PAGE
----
Situated at the conﬂuence of the Rhône and Saône rivers, Lyon, a city of more than 4,000 restaurants has long been regarded as the gastronomic capital of France. In the 19th century, female cooks known as Les Mères Lyonnaises started their own businesses, serving up simple, hearty cuisine from cheap cuts of meat – classic dishes that are still available today in authentic bouchon restaurants.
Read more: A gastronomic tour of the Rhône
Lyon’s gastronomic reputation took a new direction with the late Paul Bocuse, holder of three Michelin stars for a staggering 53 years and voted Chef of the Century in 1989 by Gault et Millau. As well as his legendary restaurant in Collonges-au-Mont-d’Or, ‘Monsieur Paul’ developed a chic brasserie concept, adopted by many innovative young chefs.
Read more: www.onlylyon.com
Unmissable local dishes and produce in Lyon
- Andouillettes de Lyon: cooked pork sausages spiced with onions and parsley.
- Coussin de Lyon: sweets made from chocolate and almond paste.
- Quenelles: light dumplings flavoured with fish, poultry, mushrooms or truffle.
- Salade Lyonnaise: salad with bacon cubes, egg and croutons.
- Tarte à la Praline Rose: pink praline tart.
Must do foodie experiences in Lyon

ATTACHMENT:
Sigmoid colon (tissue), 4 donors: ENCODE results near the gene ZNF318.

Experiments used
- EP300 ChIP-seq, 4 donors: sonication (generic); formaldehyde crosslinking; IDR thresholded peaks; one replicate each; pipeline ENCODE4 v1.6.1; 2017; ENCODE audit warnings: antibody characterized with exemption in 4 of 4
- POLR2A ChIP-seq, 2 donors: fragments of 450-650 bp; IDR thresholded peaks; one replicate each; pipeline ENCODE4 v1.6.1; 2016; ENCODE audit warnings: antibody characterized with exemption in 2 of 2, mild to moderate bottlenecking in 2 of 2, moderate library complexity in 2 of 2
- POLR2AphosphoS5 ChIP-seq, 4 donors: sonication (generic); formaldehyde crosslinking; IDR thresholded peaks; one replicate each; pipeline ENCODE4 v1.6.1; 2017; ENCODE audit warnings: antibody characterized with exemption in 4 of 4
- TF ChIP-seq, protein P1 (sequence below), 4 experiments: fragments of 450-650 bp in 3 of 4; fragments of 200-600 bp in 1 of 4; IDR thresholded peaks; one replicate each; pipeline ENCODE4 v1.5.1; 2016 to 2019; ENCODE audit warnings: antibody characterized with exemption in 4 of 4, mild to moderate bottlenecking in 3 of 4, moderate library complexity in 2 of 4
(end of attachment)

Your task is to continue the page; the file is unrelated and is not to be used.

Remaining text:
- Indulge all your senses by browsing the fragrant and colourful stalls of the Halles Paul Bocuse, Lyon’s premier indoor food market. Visit website here.
- Take a Lyon Food Tour to combine a unique cultural experience with great local food. Tours range from two to four hours and there’s even a vegan one. Visit website here.
- Enjoy traditional bouchon fare at Daniel et Denise, beautifully prepared by chef Joseph Viola, who is a Meilleur Ouvrier de France. Visit website here.
- Taste wines made in the heart of the city at Chai Saint Olive, Lyon’s first wine-producing cellar and creator of urban wines. Visit website here.
- Discover the vineyards and producers of Beaujolais, just 30 minutes’ drive from the city, as well as the local olive oil and a variety of fruit vinegars at Huilerie Beaujolaise. Visit website here.
Article from Taste of France Issue Four.
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